Chapter 3 is mostly about "splanchnon" this stirring pity, compassion, which is for us like a deep feeling in the gut or the heart, or the internal organs, something "visceral". I seem to remember that the Greeks or some other ancients had seats for different things, such as emotions. Was not the liver the place for something and other organs for other things? So "splanchnon" is for Harrison, "one of the all time great Greek words".
Splanchnon has to be one of the all-time great Greek words in the new Testament. You will not find more incarnation, enfleshed talk about Christ than in this word. I am convinced the word is an onomatopoeia, that is, a word that sounds like what it denotes. Repeat splanchnon a few times at a low decibel, smile inverted, and lips pursed, and you will know what it means even without Greek 101. As you repeat the word, you can almost imagine a pagan priest removing these organs from a sacrificial animal and carting them on a surface to be "divined" to predict the future. Say the word and you are back in Old Testament times, watching the priest removing the bowels of the sacrificial animal and casting them aside-splat! to be burned or hauled out of the city. Splanchnon sounds like a verbal splat! You can all but hear the word used in this most base and concrete meaning in Acts 1:18 "... falling headlong [Judas] burst open in the middle and all his bowels [splanchnon] gushed out"
In ancient pre-Christian usage, the Greek word splanchnon denoted the "inward parts" of a sacrifice, such as the "liver, lungs and spleen". It also denoted the lower half of the body--the womb or the loins. In more figurative usage, and for obvious reasons, the word meant "the seat of 'impulsive passions.'" In pre-Christian use, splanchnon is never used for mercy. In the Septuagint, the Greek edition of the Old Testament, splanchnon began its journey toward is significant and sacred use in the gospels, particularly in association with Jesus and His actions. (p. 40.)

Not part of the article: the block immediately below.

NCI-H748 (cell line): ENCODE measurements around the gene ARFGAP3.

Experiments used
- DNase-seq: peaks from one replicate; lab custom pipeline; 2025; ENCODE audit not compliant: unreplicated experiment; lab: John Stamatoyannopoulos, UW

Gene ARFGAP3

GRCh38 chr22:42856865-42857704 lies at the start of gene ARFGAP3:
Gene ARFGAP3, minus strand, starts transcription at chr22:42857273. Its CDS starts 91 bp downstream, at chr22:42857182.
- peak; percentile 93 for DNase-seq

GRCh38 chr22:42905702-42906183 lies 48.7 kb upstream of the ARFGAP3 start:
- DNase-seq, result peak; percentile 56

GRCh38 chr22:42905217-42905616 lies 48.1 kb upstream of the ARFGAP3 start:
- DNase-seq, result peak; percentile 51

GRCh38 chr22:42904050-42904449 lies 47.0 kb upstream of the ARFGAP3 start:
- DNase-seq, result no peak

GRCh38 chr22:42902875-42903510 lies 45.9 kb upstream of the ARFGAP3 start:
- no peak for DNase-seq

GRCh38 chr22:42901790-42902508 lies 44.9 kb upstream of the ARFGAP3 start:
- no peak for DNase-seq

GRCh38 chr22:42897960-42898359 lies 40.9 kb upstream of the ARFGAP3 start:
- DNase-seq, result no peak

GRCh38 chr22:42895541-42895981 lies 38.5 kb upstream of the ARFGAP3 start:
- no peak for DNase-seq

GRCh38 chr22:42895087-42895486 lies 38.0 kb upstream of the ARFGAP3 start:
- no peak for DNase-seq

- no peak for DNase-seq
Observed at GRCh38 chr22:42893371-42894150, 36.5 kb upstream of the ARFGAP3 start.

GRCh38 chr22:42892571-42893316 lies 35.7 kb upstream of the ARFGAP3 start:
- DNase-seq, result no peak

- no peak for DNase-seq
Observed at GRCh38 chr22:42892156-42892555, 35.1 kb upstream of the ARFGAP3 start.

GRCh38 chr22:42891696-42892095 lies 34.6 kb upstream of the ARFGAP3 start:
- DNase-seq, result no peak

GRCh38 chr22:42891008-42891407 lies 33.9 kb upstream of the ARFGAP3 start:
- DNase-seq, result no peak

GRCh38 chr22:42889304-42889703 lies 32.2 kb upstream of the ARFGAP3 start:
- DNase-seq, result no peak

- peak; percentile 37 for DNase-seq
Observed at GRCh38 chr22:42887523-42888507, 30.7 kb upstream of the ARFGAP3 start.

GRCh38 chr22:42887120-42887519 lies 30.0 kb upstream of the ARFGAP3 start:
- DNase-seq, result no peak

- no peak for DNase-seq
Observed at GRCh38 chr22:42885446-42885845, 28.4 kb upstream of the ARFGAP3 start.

That is hugely interesting, yet, we easily know this emotion from our very own innards. Yes, yes, all emotions are mediated via hormones, etc. They still seem to be located in the chest and solar plexus. Sometimes the feeling is so strong we remember it years afterward and we remember whom we had it toward and why. Unfortunately, I have to say I have it also toward myself, the selfish beast, maybe more often than anyone else. And then we cry some about our lot in life and God even hears and cares about that. Anyhow, we know very well what is meant and the excursion into the Greek is very understandable and great illustration.
Jesus has a lot of "splanchnon" in the Gospels. And Jesus shows us what the Father is like in his love and compassion. "Abba Father", indeed. We get it.
In Chapter 3, we now have 12 passages from the gospels printed out where "splanchnon" is employed. Jesus has a lot of it for the crowds and for individuals whom he heals. The point is that "splanchnon" moves to action. You don't have it and then simply go away. It's not a TV soap opera for indulging in feelings. People need help and they receive it. Something gets done.
There are also the parables. The "Good Samaritan" had it and he actually did something. In German we say: "Der barmherzige Samariter." So we use the "splanchnon" word in the title not the generic "good."